Hank and his mom.
Hank's bill ended up being about $3,000. I know it was an expensive lesson for them to learn about the dangers of transporting your dog in the back of  pick up truck. BUT, I want every person to know that most of the accidents, illnesses, and diseases veterinarians see ARE TREATABLE. In too many cases the sticker shock we vets provide our clients, (especially those after trauma or serious impending life threatening conditions), on those fat well-padded cost of care estimates, that we all know are based on "worst case scenario" and "ideal treatment options" results in pet parents making decisions they feel they have no other option to make. I simply do not believe that there is not a more cost effective, life sparing way to get people real help.

Here's to you Hank! May you have more happy days ahead.

I welcome your thoughts and hope that you will help in providing advice, guidance, and support to pet parents across the globe. is a free information and assistance network dedicated to helping pets and the people who love them.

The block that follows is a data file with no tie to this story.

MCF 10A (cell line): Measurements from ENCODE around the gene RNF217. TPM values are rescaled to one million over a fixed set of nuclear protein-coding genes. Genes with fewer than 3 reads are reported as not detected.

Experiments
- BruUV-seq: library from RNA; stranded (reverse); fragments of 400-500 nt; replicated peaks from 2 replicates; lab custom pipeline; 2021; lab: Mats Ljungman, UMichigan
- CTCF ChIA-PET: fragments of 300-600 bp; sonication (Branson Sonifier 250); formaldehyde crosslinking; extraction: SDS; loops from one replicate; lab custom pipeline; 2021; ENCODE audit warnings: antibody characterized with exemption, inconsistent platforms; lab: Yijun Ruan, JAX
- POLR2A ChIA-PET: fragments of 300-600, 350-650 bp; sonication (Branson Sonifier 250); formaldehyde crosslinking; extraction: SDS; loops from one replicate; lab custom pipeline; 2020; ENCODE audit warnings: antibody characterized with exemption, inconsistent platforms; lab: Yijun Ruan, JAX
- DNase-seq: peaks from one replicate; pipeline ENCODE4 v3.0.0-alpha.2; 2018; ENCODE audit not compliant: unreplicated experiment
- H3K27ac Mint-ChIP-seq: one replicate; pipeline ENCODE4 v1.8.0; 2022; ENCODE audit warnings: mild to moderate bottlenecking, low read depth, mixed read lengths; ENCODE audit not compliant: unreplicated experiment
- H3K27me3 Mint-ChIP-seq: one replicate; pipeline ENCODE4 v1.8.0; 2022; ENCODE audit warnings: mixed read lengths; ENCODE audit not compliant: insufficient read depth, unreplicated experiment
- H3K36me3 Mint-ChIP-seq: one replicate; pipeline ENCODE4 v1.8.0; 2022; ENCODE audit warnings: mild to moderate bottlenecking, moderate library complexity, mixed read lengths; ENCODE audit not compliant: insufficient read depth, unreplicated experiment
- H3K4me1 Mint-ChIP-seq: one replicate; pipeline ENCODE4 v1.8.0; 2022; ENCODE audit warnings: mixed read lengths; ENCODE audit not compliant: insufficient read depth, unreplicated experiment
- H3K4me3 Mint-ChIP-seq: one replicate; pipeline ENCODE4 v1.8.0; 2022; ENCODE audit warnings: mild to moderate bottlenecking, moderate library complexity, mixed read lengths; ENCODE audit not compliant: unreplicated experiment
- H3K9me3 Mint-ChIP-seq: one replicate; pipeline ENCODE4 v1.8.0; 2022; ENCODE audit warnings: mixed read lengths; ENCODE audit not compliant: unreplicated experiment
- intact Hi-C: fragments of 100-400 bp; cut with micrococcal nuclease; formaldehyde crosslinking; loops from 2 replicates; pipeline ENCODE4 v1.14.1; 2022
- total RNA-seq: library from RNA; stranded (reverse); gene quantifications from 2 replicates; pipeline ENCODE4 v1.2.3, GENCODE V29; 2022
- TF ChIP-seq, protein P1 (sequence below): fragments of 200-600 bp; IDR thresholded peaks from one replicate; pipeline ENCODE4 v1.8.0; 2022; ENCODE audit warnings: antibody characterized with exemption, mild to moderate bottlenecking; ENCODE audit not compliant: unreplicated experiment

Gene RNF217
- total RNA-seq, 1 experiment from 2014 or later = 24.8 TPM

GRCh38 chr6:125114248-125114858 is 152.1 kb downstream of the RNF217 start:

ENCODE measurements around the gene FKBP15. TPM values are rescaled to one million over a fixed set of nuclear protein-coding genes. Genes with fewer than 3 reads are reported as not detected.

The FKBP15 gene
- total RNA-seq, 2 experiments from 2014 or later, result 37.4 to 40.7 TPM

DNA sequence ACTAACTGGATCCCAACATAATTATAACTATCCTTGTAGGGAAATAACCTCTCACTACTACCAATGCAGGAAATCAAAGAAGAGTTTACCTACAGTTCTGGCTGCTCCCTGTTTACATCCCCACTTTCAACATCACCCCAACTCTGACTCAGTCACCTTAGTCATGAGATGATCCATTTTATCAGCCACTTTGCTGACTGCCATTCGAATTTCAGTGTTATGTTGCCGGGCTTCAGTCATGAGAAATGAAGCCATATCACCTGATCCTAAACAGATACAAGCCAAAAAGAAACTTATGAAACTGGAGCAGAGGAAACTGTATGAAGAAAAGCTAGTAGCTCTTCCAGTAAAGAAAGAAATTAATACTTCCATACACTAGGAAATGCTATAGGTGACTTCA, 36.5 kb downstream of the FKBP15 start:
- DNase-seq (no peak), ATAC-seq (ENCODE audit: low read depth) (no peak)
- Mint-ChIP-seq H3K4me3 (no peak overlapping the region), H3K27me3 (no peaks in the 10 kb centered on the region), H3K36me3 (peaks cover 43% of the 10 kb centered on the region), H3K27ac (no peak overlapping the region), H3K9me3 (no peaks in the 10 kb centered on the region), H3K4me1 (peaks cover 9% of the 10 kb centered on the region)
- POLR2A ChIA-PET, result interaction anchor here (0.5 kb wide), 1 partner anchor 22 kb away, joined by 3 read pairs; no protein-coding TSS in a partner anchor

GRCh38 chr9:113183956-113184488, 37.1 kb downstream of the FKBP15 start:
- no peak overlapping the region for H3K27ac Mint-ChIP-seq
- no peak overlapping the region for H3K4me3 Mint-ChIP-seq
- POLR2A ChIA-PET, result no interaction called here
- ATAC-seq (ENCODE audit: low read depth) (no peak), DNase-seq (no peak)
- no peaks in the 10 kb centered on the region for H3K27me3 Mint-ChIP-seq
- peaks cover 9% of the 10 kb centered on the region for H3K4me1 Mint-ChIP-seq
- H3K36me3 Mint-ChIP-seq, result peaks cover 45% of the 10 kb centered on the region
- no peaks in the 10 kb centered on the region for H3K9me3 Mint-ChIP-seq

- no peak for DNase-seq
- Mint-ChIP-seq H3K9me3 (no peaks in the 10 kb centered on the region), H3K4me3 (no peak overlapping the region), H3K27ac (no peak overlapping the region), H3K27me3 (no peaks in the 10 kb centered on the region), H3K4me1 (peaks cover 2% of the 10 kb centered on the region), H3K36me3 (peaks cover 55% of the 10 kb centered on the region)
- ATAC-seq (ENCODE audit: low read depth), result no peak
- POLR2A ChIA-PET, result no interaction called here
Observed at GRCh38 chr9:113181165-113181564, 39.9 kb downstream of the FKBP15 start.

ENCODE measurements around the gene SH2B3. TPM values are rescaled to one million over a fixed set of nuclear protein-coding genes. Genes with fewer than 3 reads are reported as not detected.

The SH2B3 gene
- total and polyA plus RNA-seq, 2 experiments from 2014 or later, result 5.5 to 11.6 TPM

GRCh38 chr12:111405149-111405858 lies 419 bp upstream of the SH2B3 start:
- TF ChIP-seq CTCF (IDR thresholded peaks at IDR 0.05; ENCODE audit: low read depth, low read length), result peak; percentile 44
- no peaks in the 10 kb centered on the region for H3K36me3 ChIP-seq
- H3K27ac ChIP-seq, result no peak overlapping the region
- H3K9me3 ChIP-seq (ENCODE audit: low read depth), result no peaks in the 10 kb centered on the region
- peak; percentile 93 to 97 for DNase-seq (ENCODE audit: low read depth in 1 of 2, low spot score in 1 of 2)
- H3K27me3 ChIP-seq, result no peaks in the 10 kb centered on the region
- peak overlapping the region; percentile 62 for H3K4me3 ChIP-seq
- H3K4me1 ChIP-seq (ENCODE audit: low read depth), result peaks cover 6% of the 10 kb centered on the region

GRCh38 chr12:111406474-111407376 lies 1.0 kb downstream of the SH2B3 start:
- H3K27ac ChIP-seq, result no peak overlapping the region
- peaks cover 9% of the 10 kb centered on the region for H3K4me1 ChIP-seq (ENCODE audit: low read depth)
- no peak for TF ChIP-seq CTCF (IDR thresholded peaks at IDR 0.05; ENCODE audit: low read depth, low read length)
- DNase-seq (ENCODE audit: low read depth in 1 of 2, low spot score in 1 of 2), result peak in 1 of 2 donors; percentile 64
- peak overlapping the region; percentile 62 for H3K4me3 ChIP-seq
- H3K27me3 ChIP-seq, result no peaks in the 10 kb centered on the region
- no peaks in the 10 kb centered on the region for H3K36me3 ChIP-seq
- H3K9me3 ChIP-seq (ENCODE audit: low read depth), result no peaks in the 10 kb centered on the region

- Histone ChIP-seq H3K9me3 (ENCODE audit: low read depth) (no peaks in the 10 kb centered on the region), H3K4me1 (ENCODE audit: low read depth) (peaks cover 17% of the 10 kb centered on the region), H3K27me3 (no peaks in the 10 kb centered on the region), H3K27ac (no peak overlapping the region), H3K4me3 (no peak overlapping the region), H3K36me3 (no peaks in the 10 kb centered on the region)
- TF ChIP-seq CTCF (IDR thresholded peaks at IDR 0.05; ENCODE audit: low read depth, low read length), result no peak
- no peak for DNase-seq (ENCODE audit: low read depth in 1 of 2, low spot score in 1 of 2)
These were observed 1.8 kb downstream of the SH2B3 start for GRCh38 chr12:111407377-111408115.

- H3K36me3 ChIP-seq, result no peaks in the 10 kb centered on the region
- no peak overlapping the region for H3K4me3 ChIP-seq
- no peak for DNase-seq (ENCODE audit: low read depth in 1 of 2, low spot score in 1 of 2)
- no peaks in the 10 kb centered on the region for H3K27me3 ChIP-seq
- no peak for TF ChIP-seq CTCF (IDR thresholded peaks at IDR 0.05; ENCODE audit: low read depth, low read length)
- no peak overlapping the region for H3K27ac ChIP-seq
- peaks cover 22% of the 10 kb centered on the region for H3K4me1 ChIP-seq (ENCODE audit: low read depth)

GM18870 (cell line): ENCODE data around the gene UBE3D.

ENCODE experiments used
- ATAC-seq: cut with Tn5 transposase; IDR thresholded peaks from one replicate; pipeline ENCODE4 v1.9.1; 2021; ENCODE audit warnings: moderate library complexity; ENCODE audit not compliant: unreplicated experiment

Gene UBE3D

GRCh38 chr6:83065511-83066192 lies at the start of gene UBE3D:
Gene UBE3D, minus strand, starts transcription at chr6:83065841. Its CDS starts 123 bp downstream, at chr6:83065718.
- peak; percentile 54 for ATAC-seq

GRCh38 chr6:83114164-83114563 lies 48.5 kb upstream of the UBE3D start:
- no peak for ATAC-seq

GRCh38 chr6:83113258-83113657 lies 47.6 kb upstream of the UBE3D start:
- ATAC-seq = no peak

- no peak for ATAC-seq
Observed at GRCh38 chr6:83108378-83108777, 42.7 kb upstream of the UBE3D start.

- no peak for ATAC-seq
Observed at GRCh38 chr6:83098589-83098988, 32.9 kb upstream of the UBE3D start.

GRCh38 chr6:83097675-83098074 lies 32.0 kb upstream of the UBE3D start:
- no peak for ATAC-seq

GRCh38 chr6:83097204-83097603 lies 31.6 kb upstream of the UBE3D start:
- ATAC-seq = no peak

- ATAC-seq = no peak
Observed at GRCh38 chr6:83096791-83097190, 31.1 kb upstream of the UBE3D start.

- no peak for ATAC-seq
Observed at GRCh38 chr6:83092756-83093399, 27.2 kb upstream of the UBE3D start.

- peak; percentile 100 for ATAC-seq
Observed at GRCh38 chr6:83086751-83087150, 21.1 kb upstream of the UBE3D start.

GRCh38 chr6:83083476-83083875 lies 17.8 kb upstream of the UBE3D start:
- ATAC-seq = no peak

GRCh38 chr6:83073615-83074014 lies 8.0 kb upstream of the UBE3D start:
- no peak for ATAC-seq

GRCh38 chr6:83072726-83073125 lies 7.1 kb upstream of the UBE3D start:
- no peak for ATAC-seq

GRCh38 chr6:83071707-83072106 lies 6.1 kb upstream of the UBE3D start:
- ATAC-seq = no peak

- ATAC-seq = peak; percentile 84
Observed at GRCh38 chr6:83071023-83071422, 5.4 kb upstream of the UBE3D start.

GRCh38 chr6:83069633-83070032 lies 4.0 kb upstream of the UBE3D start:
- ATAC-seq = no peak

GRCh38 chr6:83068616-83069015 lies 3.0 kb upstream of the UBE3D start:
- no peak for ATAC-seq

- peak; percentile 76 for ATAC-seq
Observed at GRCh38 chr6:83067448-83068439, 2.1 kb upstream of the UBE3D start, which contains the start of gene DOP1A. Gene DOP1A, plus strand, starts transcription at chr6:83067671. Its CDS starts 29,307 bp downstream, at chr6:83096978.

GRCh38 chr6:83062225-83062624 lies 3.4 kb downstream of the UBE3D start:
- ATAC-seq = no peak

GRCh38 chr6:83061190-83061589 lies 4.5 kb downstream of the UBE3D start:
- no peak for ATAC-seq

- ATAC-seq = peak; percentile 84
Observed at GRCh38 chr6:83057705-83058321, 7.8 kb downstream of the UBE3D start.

I am also on Twitter @FreePetAdvice, or at the clinic Jarrettsville Veterinary Center in Jarrettsville Maryland.

Update; Hank had his fractured femur repaired three days after his accident. He is expected to make a full recovery. I think his parents learned a hard lesson. DOGS DO NOT BELONG IN TRUCK BEDS! We wish Hank many happy years running, wagging, and exploring the fields of Harford County.


  1. Thank you so much for ALL that you do. My relationship with out vet was like that of a family member. She was truly amazing, and understanding. Her #1 concern was always that of my pets. she was my "neighbor!" Very well written post. Thank you.

  2. If our pets are not given the same consideration of medical care as we give ourselves, then we have failed a precious life given to us. Robert Biser